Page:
They call it the Uninterrupted Direct Current and it could be the solution to India’s crippling, rolling power cuts. The UDC guarantees continuous power from the grid even during outages.
A new collaboration between the Indian government and the Indian Institute of Technology in Chennai promises to be a “game changer” in power starved India. It could spell the end for the country’s chronic power outages.
In the southern state of Tamil Nadu, for instance, long, daily power cuts are common. They have been crippling for industry and agriculture, disrupting thousands of micro, small and medium sized enterprises.
“For the last year or more, because of the power cuts, many of us have suffered, especially our businesses. Some had to shut shop,” says Uday Kumar, a small businessman from Madurai. “But if the government manages to power up our lives and give us minimum energy, we will greatly welcome it.”
Uday Kumar is excited about the new technology, which is being tested in homes in four southern Indian states.
The ‘uninterrupted direct current’ (UDC) promises to provide electricity from the grid to power basic appliances such as fans, TVs, lights and mobile phone chargers, despite an outage and when demand is high.
It’s the brainchild of Indian Institute of Technology director Bhaskar Ramamurti and electrical engineering professor Ashok Jhunjhunwala, a member of the prime minister’s Science Advisory Council.
Ramamurti says the UDC aims to provide a minimum of 100 watts of power per day to households, with the addition of a simple piece of equipment at substations.
“In the home, you add another small device before the electric meter. So on top of AC power, we can supply a second output of power at 48 volts DC. This only gives you 48 volts DC and 100 watts [from the grid], but you get it 24 hours a day,” says Ramamurti.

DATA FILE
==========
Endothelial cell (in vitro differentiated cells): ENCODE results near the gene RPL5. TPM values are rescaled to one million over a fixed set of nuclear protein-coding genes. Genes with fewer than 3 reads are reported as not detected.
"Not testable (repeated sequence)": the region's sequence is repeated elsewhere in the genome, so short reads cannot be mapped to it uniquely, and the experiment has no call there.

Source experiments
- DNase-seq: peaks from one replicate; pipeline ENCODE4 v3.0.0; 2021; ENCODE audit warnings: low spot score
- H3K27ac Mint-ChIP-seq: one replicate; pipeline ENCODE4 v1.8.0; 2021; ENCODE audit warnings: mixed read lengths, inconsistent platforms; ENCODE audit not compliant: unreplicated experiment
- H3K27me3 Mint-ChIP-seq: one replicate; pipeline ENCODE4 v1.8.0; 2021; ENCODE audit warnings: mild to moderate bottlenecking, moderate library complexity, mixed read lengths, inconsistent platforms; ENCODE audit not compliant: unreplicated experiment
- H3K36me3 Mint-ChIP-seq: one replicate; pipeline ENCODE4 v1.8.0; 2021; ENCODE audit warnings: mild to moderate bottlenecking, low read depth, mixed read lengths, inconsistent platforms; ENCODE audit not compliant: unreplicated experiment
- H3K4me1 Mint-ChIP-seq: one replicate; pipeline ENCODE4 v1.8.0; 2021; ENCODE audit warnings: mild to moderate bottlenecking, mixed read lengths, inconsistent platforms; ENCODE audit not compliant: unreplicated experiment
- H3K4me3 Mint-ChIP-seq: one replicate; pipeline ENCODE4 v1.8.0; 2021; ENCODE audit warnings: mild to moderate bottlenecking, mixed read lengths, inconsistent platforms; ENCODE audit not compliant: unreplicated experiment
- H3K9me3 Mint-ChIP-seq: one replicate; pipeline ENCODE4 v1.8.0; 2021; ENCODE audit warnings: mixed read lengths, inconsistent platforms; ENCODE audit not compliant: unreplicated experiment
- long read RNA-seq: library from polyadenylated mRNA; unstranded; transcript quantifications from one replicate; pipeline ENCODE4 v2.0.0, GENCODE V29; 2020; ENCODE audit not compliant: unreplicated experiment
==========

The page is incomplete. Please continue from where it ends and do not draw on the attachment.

And in the event of a power outage, the new system will maintain a minimal supply of power.
“So you will have a ‘brown out’ rather than a blackout,” adds Ramamurti.
The current flows through a separate meter to power three lights, two fans and a mobile charger. Consumers who opt for the scheme will have to spend around 1,000 Indian rupees (12 euros) for the device at home, and buy LED (light emitting diode) bulbs and fans that run on DC (direct current) power.
Krishna Vasudevan, an electrical engineer and member of the UDC development team, says the system will guarantee a constant power supply to millions of homes even when the grid is overstretched.
“Brushless fans and LED lights that work on direct current will be powered using this DC power,” says Vasudevan. “It will go a long way to alleviate the starved situation in India.”
And there is room for expansion.
Private users can increase their power consumption by connecting a solar panel to the UDC unit.
But more than this, the engineers say their system is so strong that large complexes should consider enhancing basic DC with solar power to reduce dependence on expensive diesel generators.
It could even run alongside smart meters.
All eyes are on the results of a proof-of-concept demonstration in the four southern states of Tamil Nadu, Karnataka, Kerala and Andhra Pradesh.
Ashok Jhunjhunwala says the UDC will be a “game changer” for India.
“I think it’s a very simple idea but real huge gains are possible. So I think if we do it right, India has a game changer technology,” says Jhunjhunwala. “It has to take it all the way.”
When the pilot project ends in the next few months, work will begin on securing regulatory approval and developing safety standards.
Then, it is hoped, the UDC will be rolled out across the country.